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Aim: Colorectal cancers are common in the world and many factors play a role. MTHFR (methylenetetrahydrofolate reductase) gene polymorphisms cause a predisposition to cancer formation. C677T polymorphism is the most common among these. To evaluate the role of MTHFR polymorphisms in colorectal carcinogenesis, we examined the associations between MTHFR mutations, homocysteine levels, plasma folate levels and colorectal cancer risk.
Materials and Methods: During two years period, 101 naive colorectal cancer cases and 95 controls were enrolled to the study and groups were matched for age, sex and smoking. The presence of the mutation was determined by real-time PCR amplification of genomic DNA using Light.
Results: Although only 1 of the cancer patients was homozygous mutant Val/Val, this mutation was present in 10.5% of the control group and this difference was statistically significant (p<0.05). We observed a significant increased risk of colorectal cancer (OR, 0.04; 95% CI, 0.005-0.304) among those with low plasma folate levels (≤3 ng/ml) compared to subjects with adequate levels. However, in both case and control groups mean folate levels were high (10.3 and 10.7 ng/ml, respectively). Homocysteine levels were significantly higher in patients with colorectal cancer compared to healthy volunteers (p <0.05).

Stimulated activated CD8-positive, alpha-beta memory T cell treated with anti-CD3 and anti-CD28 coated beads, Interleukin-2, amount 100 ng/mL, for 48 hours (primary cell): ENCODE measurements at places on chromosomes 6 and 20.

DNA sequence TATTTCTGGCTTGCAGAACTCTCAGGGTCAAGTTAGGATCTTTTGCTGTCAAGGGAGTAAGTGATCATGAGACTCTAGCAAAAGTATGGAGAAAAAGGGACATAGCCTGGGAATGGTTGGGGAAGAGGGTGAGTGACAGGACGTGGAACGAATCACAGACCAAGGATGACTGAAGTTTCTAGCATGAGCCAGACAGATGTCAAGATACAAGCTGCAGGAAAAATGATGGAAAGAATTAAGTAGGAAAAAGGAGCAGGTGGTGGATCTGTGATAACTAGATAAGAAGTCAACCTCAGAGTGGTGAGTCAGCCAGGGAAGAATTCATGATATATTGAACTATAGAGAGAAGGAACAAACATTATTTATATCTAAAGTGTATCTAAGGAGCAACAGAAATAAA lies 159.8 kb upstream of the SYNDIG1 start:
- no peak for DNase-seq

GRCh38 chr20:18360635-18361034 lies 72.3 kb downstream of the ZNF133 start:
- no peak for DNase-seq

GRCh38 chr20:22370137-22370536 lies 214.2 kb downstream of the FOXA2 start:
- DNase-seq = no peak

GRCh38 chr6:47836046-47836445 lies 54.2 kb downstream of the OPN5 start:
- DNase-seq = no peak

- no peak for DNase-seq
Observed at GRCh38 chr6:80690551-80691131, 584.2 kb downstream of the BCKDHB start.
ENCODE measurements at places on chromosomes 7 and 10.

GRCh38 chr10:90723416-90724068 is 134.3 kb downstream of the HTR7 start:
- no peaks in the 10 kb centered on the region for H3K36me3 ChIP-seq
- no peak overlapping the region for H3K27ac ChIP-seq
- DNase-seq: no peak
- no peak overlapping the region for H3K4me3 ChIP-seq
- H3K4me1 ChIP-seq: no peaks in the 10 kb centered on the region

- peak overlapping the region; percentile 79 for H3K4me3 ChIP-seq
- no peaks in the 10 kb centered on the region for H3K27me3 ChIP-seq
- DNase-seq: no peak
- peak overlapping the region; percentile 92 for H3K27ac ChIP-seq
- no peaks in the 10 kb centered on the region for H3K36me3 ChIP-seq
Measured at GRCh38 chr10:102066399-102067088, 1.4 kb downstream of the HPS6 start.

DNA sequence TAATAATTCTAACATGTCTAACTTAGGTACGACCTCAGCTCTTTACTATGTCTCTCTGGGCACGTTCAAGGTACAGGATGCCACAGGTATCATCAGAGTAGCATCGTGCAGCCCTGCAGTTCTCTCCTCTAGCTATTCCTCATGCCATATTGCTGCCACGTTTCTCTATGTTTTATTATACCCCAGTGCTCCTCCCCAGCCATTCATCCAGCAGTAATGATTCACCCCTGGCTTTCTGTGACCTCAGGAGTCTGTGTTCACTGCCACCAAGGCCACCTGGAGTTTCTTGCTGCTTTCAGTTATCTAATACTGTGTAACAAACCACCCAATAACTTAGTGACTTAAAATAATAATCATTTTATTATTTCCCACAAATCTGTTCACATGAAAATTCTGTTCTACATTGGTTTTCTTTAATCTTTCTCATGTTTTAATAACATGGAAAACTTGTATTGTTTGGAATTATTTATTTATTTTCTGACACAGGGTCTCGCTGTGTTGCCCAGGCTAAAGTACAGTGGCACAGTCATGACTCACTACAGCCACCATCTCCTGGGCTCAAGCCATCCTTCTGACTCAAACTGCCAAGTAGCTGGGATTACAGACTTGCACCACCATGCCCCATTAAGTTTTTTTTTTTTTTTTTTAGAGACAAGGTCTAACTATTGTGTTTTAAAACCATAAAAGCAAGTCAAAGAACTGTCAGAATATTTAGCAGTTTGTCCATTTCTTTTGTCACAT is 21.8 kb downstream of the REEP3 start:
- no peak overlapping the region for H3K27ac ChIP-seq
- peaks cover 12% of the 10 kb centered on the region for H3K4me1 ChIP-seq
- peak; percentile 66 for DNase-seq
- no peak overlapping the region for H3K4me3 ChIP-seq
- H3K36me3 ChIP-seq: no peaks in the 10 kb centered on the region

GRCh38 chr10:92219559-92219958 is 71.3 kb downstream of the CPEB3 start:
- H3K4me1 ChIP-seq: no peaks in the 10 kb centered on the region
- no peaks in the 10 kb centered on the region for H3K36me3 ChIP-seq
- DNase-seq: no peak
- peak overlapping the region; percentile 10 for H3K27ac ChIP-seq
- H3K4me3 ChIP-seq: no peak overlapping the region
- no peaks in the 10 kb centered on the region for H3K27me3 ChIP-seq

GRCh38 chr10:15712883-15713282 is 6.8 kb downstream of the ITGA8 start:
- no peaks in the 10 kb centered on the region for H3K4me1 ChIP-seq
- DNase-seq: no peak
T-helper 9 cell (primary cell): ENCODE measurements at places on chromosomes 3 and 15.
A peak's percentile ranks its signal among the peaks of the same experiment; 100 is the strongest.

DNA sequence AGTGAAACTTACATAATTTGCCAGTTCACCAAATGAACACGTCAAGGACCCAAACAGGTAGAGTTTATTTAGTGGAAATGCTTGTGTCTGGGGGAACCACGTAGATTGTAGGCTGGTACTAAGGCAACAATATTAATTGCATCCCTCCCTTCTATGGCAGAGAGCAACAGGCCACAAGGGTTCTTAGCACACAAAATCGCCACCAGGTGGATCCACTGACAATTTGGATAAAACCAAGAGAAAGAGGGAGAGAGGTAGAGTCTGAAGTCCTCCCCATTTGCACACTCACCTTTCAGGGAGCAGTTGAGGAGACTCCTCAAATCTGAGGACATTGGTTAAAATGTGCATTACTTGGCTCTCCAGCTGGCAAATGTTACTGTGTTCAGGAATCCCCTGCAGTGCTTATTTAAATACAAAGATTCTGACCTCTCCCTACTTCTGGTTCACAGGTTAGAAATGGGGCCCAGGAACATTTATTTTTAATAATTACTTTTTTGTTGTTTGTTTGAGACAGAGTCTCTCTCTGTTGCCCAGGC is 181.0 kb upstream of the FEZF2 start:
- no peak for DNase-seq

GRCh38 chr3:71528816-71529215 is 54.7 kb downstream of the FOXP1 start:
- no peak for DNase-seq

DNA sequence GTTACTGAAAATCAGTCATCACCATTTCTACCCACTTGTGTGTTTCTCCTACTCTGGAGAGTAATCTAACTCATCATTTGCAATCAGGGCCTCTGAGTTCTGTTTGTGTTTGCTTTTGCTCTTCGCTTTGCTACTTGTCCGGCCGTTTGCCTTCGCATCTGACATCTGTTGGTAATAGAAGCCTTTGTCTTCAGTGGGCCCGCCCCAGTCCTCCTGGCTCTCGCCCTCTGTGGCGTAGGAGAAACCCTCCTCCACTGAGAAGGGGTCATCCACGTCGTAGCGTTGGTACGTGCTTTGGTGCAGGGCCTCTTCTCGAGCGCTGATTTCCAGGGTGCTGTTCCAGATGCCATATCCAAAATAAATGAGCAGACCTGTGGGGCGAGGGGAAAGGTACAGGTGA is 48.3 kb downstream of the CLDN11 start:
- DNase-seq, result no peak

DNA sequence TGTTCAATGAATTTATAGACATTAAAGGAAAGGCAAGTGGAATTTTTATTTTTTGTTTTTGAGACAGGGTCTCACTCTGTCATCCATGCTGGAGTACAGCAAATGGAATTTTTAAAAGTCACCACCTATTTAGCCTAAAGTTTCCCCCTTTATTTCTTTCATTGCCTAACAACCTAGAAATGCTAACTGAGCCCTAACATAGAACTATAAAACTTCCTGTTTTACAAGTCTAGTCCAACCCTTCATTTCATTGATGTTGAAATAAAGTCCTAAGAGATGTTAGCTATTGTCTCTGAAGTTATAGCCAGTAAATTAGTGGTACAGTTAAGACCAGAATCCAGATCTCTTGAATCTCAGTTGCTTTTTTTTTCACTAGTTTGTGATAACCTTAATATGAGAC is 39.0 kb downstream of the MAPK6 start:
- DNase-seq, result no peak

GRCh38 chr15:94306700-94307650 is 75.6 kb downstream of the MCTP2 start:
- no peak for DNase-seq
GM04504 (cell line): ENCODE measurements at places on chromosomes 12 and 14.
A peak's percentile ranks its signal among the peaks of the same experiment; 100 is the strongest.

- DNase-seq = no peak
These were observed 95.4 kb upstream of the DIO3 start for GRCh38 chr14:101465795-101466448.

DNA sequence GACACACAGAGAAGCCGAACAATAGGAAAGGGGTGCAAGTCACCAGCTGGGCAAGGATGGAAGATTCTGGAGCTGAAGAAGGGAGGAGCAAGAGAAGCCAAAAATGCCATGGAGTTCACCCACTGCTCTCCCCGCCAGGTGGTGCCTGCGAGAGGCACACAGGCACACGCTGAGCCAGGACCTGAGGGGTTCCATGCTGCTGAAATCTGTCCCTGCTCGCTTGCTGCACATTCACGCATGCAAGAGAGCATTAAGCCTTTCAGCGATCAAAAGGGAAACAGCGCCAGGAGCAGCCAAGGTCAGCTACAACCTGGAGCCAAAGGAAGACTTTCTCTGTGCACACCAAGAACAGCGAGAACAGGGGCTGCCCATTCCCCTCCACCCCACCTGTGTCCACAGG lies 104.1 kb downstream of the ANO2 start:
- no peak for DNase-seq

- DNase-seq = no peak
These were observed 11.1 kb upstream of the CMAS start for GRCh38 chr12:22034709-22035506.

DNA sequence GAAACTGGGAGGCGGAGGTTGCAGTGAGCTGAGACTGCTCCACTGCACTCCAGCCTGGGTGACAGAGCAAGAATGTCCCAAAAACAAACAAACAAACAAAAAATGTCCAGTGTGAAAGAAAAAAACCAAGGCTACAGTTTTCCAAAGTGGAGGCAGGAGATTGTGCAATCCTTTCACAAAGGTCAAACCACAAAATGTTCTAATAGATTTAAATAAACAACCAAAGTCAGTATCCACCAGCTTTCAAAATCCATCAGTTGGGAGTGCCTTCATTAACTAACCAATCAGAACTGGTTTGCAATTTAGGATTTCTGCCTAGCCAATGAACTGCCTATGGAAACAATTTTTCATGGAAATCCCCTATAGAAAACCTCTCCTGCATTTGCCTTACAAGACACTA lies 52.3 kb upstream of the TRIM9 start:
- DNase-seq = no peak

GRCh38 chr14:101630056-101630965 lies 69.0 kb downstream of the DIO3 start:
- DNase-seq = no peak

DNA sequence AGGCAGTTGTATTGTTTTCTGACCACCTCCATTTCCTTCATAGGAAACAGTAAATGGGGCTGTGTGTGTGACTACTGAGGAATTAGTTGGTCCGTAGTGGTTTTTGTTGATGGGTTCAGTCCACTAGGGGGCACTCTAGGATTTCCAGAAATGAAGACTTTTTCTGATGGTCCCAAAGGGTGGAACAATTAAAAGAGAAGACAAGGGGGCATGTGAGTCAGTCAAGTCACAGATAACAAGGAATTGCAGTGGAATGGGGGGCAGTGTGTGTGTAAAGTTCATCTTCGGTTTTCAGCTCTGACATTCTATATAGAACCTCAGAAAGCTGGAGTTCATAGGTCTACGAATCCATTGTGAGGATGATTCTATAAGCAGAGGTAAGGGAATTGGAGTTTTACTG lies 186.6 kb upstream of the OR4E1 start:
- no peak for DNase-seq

Conclusion: The data in our study suggested that the MTHFR val/val mutation did not cause a predisposition to cancer development. The presence of a polymorphism other than val/val mutation in the MTHFR enzyme suggests that it may be associated with elevated levels of homocysteine and low folate in cancer patients.
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